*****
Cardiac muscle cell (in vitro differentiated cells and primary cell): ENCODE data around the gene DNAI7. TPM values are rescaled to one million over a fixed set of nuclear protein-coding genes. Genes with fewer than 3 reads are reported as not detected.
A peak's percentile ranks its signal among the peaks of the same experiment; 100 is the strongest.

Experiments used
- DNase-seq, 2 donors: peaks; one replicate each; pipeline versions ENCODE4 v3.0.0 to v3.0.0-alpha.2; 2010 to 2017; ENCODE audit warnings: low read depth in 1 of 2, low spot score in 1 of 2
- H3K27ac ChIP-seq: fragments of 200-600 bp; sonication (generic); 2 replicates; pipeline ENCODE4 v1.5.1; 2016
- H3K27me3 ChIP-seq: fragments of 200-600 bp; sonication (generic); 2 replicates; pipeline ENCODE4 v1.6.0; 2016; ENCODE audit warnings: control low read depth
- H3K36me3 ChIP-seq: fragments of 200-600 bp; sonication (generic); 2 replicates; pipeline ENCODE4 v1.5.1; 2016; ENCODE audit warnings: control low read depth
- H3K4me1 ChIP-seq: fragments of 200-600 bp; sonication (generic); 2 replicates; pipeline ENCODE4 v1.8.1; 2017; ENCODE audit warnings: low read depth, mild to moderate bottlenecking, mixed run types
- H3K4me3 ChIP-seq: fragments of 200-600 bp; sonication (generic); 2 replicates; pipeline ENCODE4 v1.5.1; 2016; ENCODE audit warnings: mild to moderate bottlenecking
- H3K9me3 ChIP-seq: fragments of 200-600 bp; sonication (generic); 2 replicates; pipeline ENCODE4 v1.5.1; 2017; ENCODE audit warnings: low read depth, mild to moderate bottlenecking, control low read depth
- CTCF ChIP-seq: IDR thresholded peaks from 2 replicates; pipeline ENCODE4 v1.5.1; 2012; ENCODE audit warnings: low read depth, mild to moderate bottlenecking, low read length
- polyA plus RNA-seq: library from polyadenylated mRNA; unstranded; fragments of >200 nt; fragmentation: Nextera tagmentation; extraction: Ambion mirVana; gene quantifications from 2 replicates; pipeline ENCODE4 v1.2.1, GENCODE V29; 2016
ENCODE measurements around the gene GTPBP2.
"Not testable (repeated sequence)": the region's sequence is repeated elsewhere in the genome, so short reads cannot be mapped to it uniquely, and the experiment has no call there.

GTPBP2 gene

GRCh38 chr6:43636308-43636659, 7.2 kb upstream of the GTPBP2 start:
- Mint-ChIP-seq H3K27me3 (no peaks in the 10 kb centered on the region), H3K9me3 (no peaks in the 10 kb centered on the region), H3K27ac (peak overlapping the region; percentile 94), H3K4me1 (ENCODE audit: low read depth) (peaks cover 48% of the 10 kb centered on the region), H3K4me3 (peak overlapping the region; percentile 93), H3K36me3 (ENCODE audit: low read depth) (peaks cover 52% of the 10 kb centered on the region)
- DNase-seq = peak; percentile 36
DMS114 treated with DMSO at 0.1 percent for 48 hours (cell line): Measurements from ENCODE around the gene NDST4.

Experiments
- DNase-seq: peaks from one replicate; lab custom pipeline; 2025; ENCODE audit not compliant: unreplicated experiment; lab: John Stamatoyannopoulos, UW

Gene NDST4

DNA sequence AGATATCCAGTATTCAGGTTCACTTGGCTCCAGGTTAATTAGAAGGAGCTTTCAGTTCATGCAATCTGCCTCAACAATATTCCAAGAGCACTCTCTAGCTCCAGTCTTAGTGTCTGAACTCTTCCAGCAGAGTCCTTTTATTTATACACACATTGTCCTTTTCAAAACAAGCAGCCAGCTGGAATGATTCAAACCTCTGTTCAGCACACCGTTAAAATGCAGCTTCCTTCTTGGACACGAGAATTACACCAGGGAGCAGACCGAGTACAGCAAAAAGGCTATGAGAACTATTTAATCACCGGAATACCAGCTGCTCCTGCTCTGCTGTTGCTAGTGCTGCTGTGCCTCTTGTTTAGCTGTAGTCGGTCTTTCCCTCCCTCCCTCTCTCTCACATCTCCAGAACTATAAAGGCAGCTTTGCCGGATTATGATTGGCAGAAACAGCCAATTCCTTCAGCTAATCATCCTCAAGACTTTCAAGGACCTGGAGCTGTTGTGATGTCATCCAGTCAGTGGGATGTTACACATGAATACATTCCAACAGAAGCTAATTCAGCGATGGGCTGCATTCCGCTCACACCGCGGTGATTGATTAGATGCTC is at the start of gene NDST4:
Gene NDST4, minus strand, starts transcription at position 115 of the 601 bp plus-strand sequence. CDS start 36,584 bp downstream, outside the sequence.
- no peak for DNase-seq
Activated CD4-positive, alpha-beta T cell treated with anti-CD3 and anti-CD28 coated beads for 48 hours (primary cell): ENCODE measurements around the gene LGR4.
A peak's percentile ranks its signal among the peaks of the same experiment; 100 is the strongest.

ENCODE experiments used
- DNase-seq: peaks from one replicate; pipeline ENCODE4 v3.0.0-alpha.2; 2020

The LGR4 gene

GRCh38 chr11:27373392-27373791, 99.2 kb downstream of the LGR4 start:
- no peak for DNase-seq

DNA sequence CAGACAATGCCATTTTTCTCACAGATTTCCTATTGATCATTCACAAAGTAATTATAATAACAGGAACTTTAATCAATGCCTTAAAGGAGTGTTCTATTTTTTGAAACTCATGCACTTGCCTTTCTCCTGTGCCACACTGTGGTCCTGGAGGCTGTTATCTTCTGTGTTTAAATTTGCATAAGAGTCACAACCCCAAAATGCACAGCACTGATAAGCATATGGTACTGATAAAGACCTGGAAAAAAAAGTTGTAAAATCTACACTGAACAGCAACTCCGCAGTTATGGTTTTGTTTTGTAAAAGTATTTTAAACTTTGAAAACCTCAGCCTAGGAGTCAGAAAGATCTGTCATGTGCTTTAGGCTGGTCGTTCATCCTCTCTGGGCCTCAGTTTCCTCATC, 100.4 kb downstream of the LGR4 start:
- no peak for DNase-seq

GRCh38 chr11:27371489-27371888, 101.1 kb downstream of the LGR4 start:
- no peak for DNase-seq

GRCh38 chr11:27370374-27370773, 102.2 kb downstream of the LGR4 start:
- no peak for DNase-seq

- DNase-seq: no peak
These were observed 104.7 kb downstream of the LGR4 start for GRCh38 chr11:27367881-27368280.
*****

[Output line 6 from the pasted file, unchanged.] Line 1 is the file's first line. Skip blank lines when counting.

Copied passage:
- H3K27me3 ChIP-seq: fragments of 200-600 bp; sonication (generic); 2 replicates; pipeline ENCODE4 v1.6.0; 2016; ENCODE audit warnings: control low read depth